The Only Woman in the Bible Jesus Called ‘Daughter’

Posted on December 16, 2021


By David Ettinger

(Note: This post is about “the woman with the issue of blood.” You may read her account here.)

The story of the “Woman with the issue of blood” is an important one in Scripture, evidenced by the fact that three of the four Gospel writers (Matthew, Mark, and Luke) tell it.

So, who is this woman whose story has captivated Bible readers for centuries?


Her Physical Condition
Though some commentators attribute her bleeding to hemophilia, the overwhelming majority identify it as menstrual. The woman’s condition is likely what is today called “uterine fibroids” – benign tumors that grow from the muscle layers of the uterus. Today, this condition is considered routine, but in biblical days had no cure.

Also, because her symptoms lasted 12 years, it is obvious her bleeding was not heavy. A large loss of blood would have killed her. Still, her condition was serious. If it were enough of a blood loss to create anemia, she would have been pale, lacked the normal stamina of someone her age, and would have been persistently tired. The bleeding would have lowered her iron level, which would have drained her of energy.

Her Social Status
Obviously, such a condition was not rare, as the Old Testament speaks of it. The book of Leviticus tells us:

When a woman has a discharge of blood for many days at a time other than her monthly period or has a discharge that continues beyond her period, she will be unclean as long as she has the discharge, just as in the days of her period. Any bed she lies on while her discharge continues will be unclean, as is her bed during her monthly period, and anything she sits on will be unclean, as during her period. Anyone who touches them will be unclean; they must wash their clothes and bathe with water, and they will be unclean till evening (15:25-27).

Such restrictions would have rendered the woman a social leper. After all, if anyone touched anything she touched, that person, too, would be considered unclean. Being unclean meant, for one thing, that the synagogue was off-limits. Beyond being the religious center of a town, the synagogue was also the social hub, hosting civic meetings, weddings, festivities, and even legal trials. To be banned from the synagogue was to be rejected from all social and public gatherings.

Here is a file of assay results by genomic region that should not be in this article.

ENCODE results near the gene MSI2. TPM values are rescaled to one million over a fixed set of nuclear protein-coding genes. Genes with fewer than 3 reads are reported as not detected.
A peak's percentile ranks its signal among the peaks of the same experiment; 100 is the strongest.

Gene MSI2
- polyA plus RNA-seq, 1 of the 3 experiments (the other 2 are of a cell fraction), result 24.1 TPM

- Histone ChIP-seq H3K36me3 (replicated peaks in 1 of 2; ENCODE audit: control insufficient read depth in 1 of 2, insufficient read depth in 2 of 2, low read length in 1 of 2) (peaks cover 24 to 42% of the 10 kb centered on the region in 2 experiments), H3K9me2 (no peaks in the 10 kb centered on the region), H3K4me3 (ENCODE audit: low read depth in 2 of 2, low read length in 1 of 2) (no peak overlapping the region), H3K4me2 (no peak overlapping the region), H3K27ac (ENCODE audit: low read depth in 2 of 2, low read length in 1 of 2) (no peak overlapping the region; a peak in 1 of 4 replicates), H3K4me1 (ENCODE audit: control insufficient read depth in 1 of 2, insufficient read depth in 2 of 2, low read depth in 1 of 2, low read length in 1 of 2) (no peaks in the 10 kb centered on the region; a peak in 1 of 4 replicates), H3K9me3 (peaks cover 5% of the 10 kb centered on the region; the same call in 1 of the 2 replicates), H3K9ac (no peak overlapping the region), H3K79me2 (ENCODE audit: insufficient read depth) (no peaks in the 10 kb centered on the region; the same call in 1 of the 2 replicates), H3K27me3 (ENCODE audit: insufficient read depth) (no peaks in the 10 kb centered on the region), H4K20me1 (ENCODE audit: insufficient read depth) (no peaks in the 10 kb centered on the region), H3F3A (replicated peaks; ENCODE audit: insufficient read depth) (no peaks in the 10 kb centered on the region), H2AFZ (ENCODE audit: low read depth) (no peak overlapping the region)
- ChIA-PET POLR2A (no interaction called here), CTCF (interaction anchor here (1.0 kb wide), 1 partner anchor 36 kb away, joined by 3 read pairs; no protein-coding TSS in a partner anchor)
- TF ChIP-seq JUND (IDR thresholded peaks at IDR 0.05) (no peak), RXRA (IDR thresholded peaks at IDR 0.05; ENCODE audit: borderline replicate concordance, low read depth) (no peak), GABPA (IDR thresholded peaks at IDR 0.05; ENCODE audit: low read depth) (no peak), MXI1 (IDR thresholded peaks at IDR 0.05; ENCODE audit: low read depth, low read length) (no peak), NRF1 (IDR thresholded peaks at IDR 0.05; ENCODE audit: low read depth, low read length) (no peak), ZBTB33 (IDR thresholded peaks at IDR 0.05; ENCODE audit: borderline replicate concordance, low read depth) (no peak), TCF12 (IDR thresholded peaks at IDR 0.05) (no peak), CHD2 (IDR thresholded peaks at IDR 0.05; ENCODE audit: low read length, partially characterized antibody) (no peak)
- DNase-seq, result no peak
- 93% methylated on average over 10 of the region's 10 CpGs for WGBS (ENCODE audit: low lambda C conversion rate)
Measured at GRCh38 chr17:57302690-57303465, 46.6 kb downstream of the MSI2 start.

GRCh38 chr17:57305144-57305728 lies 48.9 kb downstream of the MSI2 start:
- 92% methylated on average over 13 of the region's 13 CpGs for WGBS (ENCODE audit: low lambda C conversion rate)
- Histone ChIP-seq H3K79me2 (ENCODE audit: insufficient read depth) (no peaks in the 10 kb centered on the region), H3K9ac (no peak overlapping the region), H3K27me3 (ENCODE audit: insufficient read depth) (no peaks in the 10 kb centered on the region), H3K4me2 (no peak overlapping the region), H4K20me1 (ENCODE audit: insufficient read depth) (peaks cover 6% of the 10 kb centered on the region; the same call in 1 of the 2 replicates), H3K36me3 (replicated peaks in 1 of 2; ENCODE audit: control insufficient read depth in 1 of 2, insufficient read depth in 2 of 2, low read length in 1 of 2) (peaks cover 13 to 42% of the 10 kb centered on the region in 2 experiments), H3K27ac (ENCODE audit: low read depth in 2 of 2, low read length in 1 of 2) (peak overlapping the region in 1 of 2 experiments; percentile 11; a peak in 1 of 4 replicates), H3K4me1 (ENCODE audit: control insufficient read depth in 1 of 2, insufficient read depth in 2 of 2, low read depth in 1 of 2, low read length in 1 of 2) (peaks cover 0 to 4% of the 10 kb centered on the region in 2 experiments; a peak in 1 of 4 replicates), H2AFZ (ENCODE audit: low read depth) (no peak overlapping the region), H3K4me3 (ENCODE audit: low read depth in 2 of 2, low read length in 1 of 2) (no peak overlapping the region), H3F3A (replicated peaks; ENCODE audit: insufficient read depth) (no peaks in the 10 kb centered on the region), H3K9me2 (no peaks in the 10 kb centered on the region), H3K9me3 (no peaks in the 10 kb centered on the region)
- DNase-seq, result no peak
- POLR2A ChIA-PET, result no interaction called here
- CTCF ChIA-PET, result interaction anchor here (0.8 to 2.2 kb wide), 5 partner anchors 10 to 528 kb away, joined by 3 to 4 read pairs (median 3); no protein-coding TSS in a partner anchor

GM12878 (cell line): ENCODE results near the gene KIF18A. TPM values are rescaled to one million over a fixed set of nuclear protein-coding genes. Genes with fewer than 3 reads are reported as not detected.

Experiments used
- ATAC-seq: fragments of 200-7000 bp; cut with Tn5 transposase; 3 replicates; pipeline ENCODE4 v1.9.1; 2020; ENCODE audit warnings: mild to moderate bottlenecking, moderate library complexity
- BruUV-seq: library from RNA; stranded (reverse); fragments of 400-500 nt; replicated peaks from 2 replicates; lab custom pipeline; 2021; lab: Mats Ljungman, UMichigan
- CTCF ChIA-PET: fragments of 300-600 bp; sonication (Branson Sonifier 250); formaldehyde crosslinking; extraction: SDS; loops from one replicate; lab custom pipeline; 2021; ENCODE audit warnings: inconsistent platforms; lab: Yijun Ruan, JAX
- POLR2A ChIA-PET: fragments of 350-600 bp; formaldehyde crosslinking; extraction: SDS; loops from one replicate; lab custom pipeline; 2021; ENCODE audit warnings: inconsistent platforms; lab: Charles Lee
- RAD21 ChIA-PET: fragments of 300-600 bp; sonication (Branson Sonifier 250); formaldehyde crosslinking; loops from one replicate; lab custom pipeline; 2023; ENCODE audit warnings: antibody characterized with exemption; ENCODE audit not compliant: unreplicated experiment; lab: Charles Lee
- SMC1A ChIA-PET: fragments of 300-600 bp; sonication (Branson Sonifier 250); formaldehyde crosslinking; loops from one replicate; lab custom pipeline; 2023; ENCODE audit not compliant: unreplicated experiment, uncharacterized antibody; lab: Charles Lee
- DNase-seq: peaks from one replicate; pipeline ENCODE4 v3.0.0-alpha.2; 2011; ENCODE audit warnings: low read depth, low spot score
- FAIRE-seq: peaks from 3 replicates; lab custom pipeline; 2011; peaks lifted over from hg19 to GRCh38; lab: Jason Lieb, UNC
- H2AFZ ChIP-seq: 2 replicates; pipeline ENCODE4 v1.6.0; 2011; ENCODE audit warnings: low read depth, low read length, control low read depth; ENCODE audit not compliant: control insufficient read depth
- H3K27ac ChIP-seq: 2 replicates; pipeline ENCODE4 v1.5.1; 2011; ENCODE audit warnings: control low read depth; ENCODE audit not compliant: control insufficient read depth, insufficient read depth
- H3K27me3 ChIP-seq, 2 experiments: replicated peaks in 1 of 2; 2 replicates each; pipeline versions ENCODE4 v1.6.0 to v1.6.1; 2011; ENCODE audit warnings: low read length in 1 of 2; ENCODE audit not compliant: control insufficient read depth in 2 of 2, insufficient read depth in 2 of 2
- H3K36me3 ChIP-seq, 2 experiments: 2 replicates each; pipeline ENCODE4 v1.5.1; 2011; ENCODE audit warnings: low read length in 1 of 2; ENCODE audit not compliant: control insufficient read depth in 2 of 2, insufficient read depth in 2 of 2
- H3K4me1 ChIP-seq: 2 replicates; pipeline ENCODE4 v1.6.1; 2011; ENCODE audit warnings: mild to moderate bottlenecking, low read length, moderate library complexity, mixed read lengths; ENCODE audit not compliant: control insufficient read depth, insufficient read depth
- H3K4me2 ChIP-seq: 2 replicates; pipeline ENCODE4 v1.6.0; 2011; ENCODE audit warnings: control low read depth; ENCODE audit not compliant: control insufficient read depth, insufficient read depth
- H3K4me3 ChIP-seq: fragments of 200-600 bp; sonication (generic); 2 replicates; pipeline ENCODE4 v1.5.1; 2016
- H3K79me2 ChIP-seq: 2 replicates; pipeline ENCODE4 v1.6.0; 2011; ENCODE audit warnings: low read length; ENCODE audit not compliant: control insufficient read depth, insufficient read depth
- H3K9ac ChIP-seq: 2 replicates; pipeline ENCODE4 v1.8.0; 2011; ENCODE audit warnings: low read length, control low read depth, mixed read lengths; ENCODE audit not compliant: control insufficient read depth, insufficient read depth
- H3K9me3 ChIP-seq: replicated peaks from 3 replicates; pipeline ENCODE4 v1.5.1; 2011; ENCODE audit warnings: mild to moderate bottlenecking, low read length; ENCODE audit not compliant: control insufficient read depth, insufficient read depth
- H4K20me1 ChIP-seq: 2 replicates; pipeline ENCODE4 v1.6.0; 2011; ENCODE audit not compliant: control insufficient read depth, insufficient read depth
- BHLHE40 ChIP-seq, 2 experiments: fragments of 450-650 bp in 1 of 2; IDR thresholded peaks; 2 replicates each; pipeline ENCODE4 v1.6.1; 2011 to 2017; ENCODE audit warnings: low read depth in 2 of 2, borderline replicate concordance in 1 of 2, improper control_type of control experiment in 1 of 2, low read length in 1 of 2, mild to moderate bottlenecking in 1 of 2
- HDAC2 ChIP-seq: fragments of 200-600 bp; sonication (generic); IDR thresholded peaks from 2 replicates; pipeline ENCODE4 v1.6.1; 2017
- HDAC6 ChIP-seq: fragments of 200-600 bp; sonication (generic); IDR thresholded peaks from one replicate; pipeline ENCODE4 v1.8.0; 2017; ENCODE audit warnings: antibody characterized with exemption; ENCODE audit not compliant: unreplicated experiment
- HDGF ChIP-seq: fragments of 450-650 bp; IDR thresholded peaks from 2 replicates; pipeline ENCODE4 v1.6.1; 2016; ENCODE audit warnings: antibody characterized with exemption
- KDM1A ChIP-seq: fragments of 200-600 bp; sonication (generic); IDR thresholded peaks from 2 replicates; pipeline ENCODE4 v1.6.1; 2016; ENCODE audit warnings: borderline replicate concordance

The woman with the issue of blood would also have been barred from the marketplace because merchants and patrons would be loath to handle anything she handled. Also, merchants could not have accepted her money because she had touched it and made it unclean. If a merchant became unclean, he could not work at his booth until the uncleanness passed.

And consider those living with her – kisses and hugs were out of the question! Nor could family members sit on the same couch or bed as her without themselves becoming unclean. Avoiding this would have been impossible. There could well have been a point where this poor woman was forced to live alone in a separate house, isolated from all she loved.

It would have been a miserable existence.

A New Hope
Then, one day she heard stories about the Rabbi from Nazareth and how He healed the blind, deaf, mute, and paralyzed, and even raised the dead! In desperation, the woman with the issue of blood resolved to seek out the Rabbi.

Because the crowds were so large, she determined not to speak to Him, fearing having to expose her shame before many strangers. Instead, believing Jesus could help her, she decided to touch the hem of His garment.

So, maneuvering through the large crowd – and making everyone she touched unclean! – the woman finally reached Jesus. Considering her lack of energy, she must have been exhausted by this time, but knowing this would be her only opportunity to be healed, she reached out, touched Jesus’ garment, and was cured!

silver cross

An Encounter with the Savior
When Jesus inquired as to who touched Him, the woman was silent – she dreaded revealing her condition. Jesus, however, insisted: He wanted to have personal interaction with the person whom He had just healed.

Though fearful, the woman revealed herself and explained her condition.

Was Jesus angry with her for “sneaking up” on Him? Hardly. In fact, He told her: “Daughter, your faith has healed you. Go in peace and be freed from your suffering.”

We can only imagine the warmth, love, and compassion in Jesus’ voice as He spoke these words. Did He love this outcast woman? You bet He did! She is the only woman in the Bible Jesus is recorded as having addressed as “Daughter.”

How her spirit must have soared!

The woman with the issue blood awoke that morning as a social reject, but went to bed that evening as a daughter of the Messiah!